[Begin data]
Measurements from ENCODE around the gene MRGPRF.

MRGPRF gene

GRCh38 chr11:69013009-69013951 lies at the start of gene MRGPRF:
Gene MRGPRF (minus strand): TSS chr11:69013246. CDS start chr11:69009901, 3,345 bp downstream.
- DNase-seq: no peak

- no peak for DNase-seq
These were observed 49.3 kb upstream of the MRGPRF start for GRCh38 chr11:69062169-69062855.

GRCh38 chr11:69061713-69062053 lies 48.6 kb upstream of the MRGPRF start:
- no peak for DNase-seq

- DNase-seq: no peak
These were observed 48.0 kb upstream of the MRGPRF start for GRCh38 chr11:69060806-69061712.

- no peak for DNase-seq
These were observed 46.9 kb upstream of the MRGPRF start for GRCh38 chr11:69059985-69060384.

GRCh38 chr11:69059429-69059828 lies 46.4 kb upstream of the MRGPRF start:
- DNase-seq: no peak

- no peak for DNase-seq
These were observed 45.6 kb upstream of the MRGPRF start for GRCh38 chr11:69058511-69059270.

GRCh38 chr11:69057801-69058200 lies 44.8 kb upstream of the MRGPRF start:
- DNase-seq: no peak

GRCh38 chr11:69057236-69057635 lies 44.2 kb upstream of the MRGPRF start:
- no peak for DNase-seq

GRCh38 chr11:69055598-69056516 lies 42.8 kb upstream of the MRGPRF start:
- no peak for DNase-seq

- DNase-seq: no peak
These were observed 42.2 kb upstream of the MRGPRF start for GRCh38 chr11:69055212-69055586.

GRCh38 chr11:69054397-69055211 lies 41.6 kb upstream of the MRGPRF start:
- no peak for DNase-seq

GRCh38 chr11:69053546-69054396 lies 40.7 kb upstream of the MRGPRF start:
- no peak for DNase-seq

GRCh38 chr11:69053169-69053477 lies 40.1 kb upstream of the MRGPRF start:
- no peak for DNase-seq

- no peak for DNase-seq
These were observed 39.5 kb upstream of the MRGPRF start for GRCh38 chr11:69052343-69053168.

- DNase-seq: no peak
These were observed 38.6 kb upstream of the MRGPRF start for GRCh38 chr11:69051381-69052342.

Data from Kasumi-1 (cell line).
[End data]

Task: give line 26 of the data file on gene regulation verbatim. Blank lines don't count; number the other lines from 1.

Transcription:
GRCh38 chr11:69054397-69055211 lies 41.6 kb upstream of the MRGPRF start: